Alaska crisis standards now active for 20 healthcare facilities

Alaska has activated crisis standards of care for 20 healthcare facilities across the state.

The state's crisis standards of care were activated Oct. 2 because of "the current surge in COVID-19 cases and a shortage of resources within some hospitals," according to a news release from the Alaska Department of Health and Social Services.

This action was taken after the state's Crisis Care Committee requested it be activated.

"This activation was requested by the Crisis Care Committee so our healthcare providers could continue to provide the best medical care possible for Alaskans under good faith immunity," said Alaska Department of Health and Social Services Commissioner Adam Crum. "The availability of resources and staff changes daily within these facilities. The state's Patient Care Strategies for Scarce Resource Situations, which includes decision-making guidance for implementing crisis standards of care, is now available to these facilities should they need them. I want to stress that our healthcare facilities in Alaska remain open and able to care for patients. Alaskans who need medical care should not delay seeking it, even during these difficult times."

Crisis standards of care give healthcare providers a framework to use to make patient care decisions during a disaster or public health emergency like the pandemic.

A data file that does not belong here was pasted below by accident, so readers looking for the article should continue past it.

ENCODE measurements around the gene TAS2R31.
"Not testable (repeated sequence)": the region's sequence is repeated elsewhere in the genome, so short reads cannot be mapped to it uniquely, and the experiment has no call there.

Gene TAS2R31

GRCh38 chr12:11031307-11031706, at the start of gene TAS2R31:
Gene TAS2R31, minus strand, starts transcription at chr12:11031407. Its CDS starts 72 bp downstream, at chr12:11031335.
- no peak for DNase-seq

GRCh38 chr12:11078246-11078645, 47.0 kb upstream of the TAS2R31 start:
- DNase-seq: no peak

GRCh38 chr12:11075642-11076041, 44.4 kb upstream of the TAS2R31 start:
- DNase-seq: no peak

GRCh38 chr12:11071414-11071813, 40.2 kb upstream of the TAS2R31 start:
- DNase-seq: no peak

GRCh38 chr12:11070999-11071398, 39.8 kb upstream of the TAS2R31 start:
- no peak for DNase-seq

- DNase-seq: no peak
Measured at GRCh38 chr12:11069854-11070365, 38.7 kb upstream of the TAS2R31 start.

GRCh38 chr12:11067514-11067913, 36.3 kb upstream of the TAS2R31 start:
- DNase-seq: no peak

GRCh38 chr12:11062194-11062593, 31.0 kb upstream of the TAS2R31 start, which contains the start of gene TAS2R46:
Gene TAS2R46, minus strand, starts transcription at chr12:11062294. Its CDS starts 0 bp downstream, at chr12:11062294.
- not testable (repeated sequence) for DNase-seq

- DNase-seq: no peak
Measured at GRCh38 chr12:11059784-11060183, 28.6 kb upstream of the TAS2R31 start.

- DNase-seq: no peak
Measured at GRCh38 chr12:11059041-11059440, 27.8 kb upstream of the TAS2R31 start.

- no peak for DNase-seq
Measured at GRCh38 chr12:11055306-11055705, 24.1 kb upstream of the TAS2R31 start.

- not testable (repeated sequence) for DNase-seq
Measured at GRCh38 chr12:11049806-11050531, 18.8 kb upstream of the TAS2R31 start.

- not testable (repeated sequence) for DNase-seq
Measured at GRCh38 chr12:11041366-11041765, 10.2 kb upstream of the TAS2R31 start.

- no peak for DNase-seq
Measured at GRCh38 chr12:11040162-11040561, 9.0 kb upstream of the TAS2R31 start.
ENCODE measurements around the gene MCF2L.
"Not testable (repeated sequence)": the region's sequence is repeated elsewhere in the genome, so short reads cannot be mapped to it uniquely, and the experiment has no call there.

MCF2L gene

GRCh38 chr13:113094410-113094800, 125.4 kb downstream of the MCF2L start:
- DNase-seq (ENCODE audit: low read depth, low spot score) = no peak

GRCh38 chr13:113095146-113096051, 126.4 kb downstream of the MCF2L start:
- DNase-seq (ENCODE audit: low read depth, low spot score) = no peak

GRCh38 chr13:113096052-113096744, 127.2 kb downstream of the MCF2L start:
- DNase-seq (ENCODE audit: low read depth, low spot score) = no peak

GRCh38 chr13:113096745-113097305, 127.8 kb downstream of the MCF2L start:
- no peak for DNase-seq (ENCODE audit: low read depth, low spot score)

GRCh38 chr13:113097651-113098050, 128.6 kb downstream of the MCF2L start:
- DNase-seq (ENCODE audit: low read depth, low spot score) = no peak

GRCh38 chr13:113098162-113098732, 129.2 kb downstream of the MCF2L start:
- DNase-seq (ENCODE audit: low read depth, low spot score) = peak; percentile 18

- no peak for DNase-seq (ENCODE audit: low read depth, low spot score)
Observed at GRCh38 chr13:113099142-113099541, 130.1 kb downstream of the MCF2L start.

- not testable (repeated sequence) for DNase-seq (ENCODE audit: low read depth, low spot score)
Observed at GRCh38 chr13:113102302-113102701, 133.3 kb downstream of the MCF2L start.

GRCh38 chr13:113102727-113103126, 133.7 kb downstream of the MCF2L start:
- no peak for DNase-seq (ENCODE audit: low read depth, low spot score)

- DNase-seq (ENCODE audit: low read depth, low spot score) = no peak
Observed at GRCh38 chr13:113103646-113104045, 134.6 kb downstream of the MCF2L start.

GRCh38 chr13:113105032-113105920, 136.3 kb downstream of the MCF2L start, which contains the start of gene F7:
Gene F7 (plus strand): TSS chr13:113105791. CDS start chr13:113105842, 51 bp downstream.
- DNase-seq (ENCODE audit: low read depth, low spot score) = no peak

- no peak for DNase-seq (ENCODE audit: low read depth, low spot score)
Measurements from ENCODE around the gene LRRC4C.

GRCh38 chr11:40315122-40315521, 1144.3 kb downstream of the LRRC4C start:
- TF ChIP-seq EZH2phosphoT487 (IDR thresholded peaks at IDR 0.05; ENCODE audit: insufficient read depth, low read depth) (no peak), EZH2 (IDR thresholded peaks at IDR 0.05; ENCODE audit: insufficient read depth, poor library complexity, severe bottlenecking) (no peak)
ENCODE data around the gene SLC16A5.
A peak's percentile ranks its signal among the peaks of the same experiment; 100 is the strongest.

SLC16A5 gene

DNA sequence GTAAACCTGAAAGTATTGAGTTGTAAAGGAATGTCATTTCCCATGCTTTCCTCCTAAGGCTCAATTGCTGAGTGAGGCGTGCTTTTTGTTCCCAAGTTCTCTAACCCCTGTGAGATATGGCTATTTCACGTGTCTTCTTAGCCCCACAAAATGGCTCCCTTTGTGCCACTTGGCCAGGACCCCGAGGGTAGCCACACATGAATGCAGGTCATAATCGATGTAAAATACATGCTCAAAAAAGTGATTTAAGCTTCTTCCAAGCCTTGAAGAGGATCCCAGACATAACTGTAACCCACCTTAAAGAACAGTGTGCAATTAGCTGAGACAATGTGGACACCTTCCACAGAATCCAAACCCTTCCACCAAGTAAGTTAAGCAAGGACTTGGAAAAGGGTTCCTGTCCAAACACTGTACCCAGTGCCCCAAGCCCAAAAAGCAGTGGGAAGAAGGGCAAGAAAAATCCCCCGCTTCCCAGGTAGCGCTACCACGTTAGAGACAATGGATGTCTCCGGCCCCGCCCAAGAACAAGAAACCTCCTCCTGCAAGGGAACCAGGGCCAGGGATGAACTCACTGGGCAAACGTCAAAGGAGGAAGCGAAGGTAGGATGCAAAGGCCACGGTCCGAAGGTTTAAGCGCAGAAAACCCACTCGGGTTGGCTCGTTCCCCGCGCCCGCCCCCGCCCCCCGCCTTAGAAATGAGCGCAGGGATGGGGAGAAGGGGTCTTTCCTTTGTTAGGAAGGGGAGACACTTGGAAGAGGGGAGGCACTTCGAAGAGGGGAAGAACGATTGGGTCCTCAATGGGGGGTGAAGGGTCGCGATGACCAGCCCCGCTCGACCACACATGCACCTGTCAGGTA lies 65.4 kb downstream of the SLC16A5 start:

Some Alaska facilities such as Yukon-Kuskokwim Health Corp. in Bethel and Anchorage-based Providence Alaska Medical Center had previously enacted their own crisis standards of care after the Alaska officials enabled the standards statewide Sept. 22 through an addendum to the existing public health emergency order. State officials gave healthcare providers a framework to use to make patient care decisions during the pandemic while allowing hospitals to make patient decisions according to their policies and available resources.

On Oct. 2, the activation of crisis standards of care was requested by the state's Crisis Care Committee for Yukon and Providence Alaska Medical Center, as well as 18 other facilities, including Alaska Native Medical Center, Alaska Regional Hospital and Bartlett Regional Hospital.

State officials said factors leading to the activation include scarce medical resources within some facilities and limited healthcare staff as well as the difficulty of transferring patients to other medical facilities because of limited bed availability.

Read the full list of facilities where state crisis standards of care were activated here.

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